"Two Plus Two"

Grimwood used the pseudonym Alan Cochran on his novel "Two Plus Two" (Doubleday, 1980), but in "Replay" he offered a clue to "Two Plus Two"'s true author with a sequence in which the main character of "Replay" hides his identity by using the name Alan Cochran. Behind Doubleday's cover blurb, "A Terrifying Novel of Murder in a Swinging Social Club," the storyline follows two Los Angeles detectives investigating a trio of murders. Doubleday described the book with this summary:


The 1988 World Fantasy Award went to Grimwood for his novel "Replay" (Arbor House, 1987), the compelling account of 43-year-old radio journalist Jeff Winston, who dies and awakens back in 1963 in his 18-year-old body. He then begins to relive his life with intact memories of the previous 25 years. This happens repeatedly with different events in each cycle. This acclaimed novel, a bestseller in Japan, was an obvious influence on Harold Ramis' comedy-drama "Groundhog Day" (1993), and variations of Grimwood's plot premise can also be seen in the Japanese film "Taan", aka "Turn" (2001), and the 1993 TV movie "", adapted from the Richard A. Lupoff short story "12:01 PM," originally in the December, 1973 issue of "The Magazine of Fantasy and Science Fiction".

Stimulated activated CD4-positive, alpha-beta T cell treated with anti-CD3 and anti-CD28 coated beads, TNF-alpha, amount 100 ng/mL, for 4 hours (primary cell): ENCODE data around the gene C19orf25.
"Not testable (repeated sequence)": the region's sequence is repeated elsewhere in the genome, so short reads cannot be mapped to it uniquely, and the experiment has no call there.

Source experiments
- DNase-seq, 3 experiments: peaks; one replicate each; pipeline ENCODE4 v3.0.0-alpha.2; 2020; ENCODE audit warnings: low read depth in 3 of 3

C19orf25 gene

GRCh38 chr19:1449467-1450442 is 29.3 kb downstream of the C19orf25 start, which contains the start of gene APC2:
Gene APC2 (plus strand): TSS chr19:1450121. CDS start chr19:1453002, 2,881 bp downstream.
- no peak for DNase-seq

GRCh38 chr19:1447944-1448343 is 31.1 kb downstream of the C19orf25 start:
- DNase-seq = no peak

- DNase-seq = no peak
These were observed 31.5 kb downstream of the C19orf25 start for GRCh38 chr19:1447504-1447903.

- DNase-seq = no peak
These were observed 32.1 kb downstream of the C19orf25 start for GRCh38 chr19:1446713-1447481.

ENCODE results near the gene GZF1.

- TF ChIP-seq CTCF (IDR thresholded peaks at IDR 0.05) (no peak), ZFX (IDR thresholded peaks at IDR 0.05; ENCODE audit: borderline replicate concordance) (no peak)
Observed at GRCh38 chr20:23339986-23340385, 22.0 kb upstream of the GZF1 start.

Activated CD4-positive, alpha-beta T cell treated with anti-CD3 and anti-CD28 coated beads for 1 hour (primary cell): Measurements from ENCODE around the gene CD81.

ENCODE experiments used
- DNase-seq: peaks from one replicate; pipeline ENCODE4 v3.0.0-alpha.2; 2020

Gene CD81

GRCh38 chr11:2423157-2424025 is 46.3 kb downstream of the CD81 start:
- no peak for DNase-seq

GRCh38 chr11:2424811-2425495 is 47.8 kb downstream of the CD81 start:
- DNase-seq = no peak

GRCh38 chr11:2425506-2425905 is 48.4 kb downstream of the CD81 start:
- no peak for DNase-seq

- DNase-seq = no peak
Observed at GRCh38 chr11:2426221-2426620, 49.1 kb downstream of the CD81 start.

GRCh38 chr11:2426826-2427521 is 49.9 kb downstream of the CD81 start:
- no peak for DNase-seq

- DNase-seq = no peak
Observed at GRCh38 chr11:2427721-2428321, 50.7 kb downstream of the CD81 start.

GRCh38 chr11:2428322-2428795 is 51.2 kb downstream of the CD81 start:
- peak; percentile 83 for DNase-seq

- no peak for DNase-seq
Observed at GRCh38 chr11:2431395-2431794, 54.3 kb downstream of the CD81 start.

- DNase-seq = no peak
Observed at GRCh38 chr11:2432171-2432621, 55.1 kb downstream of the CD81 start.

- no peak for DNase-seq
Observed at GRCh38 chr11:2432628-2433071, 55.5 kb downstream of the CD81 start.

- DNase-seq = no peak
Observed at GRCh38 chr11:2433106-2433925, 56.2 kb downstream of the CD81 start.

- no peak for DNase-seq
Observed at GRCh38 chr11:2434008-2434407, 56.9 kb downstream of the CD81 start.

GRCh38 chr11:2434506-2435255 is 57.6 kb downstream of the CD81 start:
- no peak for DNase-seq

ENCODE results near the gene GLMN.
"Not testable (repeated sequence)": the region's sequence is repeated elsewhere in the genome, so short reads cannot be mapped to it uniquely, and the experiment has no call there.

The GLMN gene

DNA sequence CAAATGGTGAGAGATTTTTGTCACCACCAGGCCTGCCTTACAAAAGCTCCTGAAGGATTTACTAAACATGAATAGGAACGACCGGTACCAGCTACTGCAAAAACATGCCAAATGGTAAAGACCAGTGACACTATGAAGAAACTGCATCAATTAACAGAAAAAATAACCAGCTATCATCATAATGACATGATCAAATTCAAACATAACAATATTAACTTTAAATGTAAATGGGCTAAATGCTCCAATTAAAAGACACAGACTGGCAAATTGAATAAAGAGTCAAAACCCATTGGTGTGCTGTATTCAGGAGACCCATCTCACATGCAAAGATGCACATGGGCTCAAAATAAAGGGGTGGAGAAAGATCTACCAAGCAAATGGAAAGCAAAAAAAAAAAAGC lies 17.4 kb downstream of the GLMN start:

Linear descriptions of "Replay" do not convey the book's rich philosophical and spiritual underlying themes. Critic Daniel D. Shade outlined the book's buried messages when he reviewed [] the novel in 2001:

The novel was a selection of the Literary Guild and the Doubleday Book Club, and it was included in several lists of recommended reading: "Modern Fantasy: The Hundred Best Novels" (1988), Aurel Guillemette's "The Best in Science Fiction" (1993), David Pringle's "Ultimate Guide to Science Fiction" (1995) and the "Locus" Reader's Poll: Best Science Fiction Novel (1988). In the "Locus" 1998 poll of the best fantasy novels published prior to 1990, "Replay" placed #32. On the Internet Top 100 SF/Fantasy List, "Replay" was voted to the #43 position in 2000 but climbed to #19 by 2003. [ [ Internet Top 100 SF/Fantasy List] ]